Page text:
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List some literary devices that exist in chapter nine, of Lord of the Flies, and...
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High School Teacher
There are many different literary devices which can be found in chapter nine of William Golding's novel Lord of the Flies.
Imagery- Imagery is the use of descriptive words/phrases which appeal to the senses (sight, sound, taste, touch, smell) of the reader. These descriptions allow a reader to create a mental image of the scene, character, or object being described.
Over the island the buildup of clouds continued. A steady current of heated air rose all day from the mountain and was thrust to ten thousand feet; revolving masses of gas piled up the static until the air was ready to explode. By early evening the sun had gone and a brassy glare had taken the place of clear daylight...Colors drained from water and trees and pink surfaces of rock, and the white and brown clouds brooded.
Personification is the giving of human characteristics to nonhuman and nonliving things. An example of personification can be found in the following line: "The white and brown clouds brooded." Here, clouds are given the ability to brood (to think deeply). Clouds are not really able to brood, but people can.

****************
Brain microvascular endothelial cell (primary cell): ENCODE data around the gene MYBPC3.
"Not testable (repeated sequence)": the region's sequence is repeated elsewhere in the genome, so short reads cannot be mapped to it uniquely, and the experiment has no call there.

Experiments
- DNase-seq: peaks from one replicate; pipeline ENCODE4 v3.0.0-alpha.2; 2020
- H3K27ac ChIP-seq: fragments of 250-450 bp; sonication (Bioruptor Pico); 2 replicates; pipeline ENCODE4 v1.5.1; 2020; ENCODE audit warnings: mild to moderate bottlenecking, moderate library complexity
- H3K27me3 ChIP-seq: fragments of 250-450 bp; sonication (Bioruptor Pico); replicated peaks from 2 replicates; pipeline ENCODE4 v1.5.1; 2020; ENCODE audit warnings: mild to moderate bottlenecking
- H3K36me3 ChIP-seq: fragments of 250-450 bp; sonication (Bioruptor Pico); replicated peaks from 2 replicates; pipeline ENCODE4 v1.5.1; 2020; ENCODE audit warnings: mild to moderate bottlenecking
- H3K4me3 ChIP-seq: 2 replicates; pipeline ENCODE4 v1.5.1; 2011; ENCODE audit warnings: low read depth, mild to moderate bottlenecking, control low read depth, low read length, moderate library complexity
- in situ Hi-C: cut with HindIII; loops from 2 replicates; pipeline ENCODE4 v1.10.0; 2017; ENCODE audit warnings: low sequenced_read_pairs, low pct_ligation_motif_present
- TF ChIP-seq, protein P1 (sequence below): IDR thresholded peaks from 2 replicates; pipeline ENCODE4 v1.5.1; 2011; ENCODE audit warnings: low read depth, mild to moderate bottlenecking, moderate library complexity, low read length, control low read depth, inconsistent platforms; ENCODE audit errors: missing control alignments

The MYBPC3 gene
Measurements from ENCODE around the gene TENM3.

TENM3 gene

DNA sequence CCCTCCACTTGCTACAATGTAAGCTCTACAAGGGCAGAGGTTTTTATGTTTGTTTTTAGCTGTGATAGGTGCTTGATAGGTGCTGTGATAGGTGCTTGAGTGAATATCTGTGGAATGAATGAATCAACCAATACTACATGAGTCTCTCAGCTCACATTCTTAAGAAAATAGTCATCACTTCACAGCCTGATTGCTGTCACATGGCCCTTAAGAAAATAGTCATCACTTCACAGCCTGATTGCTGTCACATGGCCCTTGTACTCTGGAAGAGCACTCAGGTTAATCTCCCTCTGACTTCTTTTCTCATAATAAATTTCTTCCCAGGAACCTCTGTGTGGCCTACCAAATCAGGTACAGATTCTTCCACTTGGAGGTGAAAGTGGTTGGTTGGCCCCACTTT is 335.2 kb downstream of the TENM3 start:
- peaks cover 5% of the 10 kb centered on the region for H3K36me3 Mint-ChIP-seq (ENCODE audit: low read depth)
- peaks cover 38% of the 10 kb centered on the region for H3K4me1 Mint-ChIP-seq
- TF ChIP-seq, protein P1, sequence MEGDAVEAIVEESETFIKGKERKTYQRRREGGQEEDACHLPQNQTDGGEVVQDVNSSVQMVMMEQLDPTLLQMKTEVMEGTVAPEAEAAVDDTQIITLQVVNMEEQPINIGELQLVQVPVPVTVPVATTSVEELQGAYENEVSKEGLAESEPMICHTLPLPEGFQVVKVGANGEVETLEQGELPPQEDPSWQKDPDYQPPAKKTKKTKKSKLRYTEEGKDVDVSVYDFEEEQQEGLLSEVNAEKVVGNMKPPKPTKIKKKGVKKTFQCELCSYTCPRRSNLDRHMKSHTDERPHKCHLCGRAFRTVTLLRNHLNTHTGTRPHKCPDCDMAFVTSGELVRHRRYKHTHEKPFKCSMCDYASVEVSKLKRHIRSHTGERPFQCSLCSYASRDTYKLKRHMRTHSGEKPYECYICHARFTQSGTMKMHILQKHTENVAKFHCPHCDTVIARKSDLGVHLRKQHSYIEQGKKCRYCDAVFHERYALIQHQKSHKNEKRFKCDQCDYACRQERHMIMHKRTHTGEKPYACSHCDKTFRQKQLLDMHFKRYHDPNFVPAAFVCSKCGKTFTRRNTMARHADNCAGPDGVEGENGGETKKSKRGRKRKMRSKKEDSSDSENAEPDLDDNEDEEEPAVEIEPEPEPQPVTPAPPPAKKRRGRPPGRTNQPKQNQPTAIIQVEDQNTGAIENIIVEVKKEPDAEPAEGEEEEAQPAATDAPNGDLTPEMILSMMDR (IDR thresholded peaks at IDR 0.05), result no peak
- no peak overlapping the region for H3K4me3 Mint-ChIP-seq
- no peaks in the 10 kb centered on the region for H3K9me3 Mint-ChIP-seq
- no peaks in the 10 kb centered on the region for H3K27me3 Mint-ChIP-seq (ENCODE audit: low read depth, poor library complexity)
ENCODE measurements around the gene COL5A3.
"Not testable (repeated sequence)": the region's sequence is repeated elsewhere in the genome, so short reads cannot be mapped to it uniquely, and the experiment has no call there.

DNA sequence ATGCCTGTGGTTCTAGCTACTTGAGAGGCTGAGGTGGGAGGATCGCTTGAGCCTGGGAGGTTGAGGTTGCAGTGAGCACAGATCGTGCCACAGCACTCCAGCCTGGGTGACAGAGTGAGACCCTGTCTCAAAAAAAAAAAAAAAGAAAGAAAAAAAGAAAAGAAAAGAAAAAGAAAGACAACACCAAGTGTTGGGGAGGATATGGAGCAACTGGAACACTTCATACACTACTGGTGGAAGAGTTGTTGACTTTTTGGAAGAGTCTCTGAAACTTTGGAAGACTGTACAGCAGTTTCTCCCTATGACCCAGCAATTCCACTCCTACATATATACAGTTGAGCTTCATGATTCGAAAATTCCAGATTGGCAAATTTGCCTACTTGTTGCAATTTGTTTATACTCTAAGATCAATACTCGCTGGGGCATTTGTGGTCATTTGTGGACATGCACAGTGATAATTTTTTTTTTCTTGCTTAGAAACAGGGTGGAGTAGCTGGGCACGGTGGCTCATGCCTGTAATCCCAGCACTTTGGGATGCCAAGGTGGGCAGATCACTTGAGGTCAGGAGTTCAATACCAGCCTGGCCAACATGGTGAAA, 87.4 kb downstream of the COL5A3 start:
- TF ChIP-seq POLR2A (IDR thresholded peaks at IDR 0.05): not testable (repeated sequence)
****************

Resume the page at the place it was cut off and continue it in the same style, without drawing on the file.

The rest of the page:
Alliteration is the repetition of a consonant sound (typically seen within a line of poetry). While the novel is not poetry, alliteration can still be found in the following line: "He lay in the mat of creepers while the evening advanced and the cannon continued to play." The repetition of the consonant sound "c" is alliteration.
A simile is the comparison between two typically unlike things using "lik" or "as" to show the comparison. In the following, the Lord of the Files is compared to a black ball.
The Lord of the Flies hung on his stick like a black ball.
Posted by literaturenerd on June 5, 2012 at 7:40 PM (Answer #1)
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